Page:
"It would generally perform better in the sun, which would help to warm the contents and therefore speed along the decomposition process. That said, it's fine to position a compost heap in the shade if this is the most practical space in your garden for it - it may just take a little longer, that's all."
Ben Vanheems on Monday 7 December 2020
"Compost is critical - need more help in this area on how to make your own. Also, Worm castings etc, anything to help. "
Rich on Monday 22 February 2021
"Hi Rich. Head up to the Videos tab at the top of this page. Click there and then you can search for more on this topic. We've got quite a few videos and articles on this, which I'm sure will be help."
Ben Vanheems on Monday 22 February 2021
"I have a lot of fallen pine needles in my yard. Can those be composted?"
Amy Huff on Tuesday 23 February 2021
"Yes, they can be composted along with plenty of other leaves to produce a traditional leaf mold. Alternatively you can set them aside separately, to create a lighter, looser leaf mold often used around acid-loving plants."
Ben Vanheems on Wednesday 24 February 2021
"Is there a better time of year to start a compost pile? I live in a high desert region in CA and we have pretty standard seasons just very hot in the summer (high 90's-100 F). Thanks!"
Kacey on Tuesday 31 August 2021
"The best time to start a compost pile is immediately! There'll always be material to add to it, so the sooner you can start the better. Bear in mind that the rate of decomposition will slow dramatically during the coldest months and speed up in warmer months. But get it started as soon as possible I say!"
Ben Vanheems on Tuesday 31 August 2021
"Thank you, this is great information as usual. :-) My compost bin is located in full sun right next to my garden beds. It's made from untreated boards and is open on top. Is it best to cover it with a tarp or something else or just leave it open on top? Our compost decomposes over a year, but I've never seen it look hot or give off steam. Thank you for your wonderful videos. "
Caroline Graettinger on Sunday 5 September 2021
"Hi Caroline. Keeping it covered will help to somewhat insulate the bin, which will help it to decompose a little quicker. This is also useful if it's very wet. The downside is you may need to keep an eye on moisture levels in hot weather. Keeping the bin covered in winter is certainly a good idea. Also, covering the bin will stop any weed seeds from blowing into it. "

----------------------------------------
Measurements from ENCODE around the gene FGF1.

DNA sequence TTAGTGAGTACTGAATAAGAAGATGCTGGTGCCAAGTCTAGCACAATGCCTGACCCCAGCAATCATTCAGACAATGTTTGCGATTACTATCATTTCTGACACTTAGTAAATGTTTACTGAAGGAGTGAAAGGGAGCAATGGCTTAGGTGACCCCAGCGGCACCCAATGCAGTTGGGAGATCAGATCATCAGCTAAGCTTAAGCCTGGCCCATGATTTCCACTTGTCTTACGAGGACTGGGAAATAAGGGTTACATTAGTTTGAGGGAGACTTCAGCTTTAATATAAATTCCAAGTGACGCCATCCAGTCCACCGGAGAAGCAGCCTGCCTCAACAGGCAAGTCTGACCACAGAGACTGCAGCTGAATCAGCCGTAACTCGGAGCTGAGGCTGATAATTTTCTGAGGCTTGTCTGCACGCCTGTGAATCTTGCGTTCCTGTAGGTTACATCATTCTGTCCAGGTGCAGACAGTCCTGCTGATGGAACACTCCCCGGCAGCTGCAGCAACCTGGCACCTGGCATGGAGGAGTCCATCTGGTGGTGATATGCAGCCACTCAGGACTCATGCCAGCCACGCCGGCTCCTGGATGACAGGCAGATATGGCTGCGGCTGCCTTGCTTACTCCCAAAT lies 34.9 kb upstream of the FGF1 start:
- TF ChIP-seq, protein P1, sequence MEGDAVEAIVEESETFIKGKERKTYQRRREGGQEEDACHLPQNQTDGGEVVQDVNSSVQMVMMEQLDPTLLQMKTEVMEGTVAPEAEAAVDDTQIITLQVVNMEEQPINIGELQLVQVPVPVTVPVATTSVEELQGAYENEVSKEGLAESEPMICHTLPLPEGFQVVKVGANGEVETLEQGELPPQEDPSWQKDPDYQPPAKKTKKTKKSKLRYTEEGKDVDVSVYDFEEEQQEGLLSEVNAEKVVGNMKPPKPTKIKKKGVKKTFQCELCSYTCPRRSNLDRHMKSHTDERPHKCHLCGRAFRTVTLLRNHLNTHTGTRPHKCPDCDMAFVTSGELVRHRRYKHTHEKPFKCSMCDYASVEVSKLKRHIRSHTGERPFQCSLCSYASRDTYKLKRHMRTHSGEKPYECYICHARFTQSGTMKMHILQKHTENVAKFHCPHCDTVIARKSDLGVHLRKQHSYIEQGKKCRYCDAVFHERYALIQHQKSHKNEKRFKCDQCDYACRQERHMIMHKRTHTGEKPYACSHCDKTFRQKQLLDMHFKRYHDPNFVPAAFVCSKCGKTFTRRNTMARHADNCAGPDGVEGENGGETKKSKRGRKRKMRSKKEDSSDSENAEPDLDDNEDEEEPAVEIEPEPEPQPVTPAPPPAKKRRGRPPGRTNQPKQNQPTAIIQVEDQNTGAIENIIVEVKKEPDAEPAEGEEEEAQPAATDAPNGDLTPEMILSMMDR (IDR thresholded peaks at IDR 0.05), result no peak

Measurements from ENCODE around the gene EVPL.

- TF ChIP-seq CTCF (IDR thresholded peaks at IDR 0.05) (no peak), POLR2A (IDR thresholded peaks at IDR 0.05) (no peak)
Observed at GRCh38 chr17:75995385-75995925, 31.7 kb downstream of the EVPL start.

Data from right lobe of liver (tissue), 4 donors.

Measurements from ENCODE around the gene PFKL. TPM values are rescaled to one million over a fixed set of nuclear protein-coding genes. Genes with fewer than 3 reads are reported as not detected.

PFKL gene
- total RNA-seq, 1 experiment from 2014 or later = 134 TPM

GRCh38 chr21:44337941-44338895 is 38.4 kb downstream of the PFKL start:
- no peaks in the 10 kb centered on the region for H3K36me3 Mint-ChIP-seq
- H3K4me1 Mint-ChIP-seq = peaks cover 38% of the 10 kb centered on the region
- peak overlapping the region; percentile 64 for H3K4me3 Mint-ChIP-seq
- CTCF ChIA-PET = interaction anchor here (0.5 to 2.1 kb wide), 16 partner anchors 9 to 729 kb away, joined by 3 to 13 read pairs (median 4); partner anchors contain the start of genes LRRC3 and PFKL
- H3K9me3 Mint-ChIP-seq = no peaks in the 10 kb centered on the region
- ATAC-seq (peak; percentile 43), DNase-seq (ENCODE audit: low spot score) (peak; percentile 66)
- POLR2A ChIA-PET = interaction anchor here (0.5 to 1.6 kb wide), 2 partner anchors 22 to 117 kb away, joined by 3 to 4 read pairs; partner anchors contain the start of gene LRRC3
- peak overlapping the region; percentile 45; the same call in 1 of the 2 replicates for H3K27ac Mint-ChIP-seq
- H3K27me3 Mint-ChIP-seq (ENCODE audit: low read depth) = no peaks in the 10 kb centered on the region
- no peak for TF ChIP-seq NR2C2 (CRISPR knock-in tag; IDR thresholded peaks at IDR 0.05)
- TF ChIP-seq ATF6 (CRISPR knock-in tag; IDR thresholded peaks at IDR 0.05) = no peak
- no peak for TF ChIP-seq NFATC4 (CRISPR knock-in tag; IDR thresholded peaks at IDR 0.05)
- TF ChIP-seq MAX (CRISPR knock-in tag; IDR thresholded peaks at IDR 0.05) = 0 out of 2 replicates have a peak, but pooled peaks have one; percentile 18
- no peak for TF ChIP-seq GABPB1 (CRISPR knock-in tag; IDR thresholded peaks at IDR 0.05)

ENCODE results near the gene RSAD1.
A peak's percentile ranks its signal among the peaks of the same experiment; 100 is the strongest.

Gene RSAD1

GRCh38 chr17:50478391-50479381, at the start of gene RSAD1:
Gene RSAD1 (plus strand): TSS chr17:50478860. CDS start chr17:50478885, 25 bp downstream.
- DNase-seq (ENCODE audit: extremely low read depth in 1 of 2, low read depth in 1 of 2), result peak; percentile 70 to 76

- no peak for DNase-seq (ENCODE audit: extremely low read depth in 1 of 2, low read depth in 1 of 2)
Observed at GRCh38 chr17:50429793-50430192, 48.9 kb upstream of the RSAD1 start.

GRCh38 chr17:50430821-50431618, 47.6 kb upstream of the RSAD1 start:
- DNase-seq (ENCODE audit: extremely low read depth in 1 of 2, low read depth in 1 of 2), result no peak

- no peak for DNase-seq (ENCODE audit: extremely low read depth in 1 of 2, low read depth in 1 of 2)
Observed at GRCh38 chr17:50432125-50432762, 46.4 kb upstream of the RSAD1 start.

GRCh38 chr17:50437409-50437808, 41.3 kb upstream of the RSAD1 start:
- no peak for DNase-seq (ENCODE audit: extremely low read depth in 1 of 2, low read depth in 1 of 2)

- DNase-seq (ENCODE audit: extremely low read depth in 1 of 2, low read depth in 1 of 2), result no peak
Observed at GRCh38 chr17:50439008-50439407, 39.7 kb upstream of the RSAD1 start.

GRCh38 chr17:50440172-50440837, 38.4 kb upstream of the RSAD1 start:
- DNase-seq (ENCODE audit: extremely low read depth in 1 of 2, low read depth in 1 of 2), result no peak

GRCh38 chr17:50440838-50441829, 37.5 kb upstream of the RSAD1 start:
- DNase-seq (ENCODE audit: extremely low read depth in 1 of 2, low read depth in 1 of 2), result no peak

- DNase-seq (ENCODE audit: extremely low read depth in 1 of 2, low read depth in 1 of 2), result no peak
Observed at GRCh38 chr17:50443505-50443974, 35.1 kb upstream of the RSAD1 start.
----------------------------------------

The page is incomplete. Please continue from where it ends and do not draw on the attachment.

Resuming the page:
Ben Vanheems on Monday 6 September 2021
"A potassium nitrate solution can also give the compost heap a bit of a boost."
C E Jackson on Saturday 20 November 2021
"I've just looked in my compost bin and it's one huge ants' nest. Any ideas on what I should do? Just use it and hope the ants are so disturbed they don't form a nest in the middle of one of my beds?"
Sue on Tuesday 26 April 2022
"My first compost heap was located under some trees, and I guess I didn't turn it often enough because it soon became a mass of roots. The second and more successful compost bins were circles of wire fencing cages about 4' across which, because they were still near the trees, I set on corrugated roofing material. The roofing material covered a width of about 5' wide, and I added to the length as I made more bins 4 - 5' high. Bins were held together with zip ties. Just looking at the bins it didn't look like much was happening, but when I turned them, wow, the centers were filled with fine black gold which I'd sift out and use as potting mix or soil amendment. Each time I added to the bin, I'd add a handful of wood ash, ground up eggshells and blood meal or bat guano. I don't garden like that now, don't have the strength or stamina, but the only improvement I'd make would be to screw the roofing material to a frame of some kind to prevent it from curling up. Wicked sharp on the ankles!"
Brenda Campbell on Tuesday 26 April 2022
"Hi Sue. Ants often make their home in compost bins. They aren't really a problem, so just use the compost as you normally would. The ants/eggs that get spread will soon be snapped up by predators, so it's highly unlikely you'll have others areas affected when you move them. Just be sure to spread them out so the birds can get at them. Brenda - it sounds like you had a fantastic composting setup there - it's always so satisfying to happen across that rich, black gold!"
Ben Vanheems on Thursday 28 April 2022
"Thank you for the most commonsense article on composting I have read in 70 years. I live in Napier, NZ and use 3 plastic lidded bins that provide me with about 300 litres (30 x 10 litre paint buckets) of well matured earthy compost a year. My fruit and vegetable garden includes a 4.8 x 2.4 mtr hothouse and approximately 30 sq mtrs of garden that we eat from nearly everyday. My wife calls my compost area my happy place. The answer truly does lie in the soil. Thank you for cutting through all the theory and providing a great guide to beginners"
Brian on Thursday 26 May 2022
"So pleased you enjoyed this Brian. I can tell you're a happy and content man - that will be a direct result of all the mood-boosting beneficial bacteria in the compost!"
Ben Vanheems on Friday 27 May 2022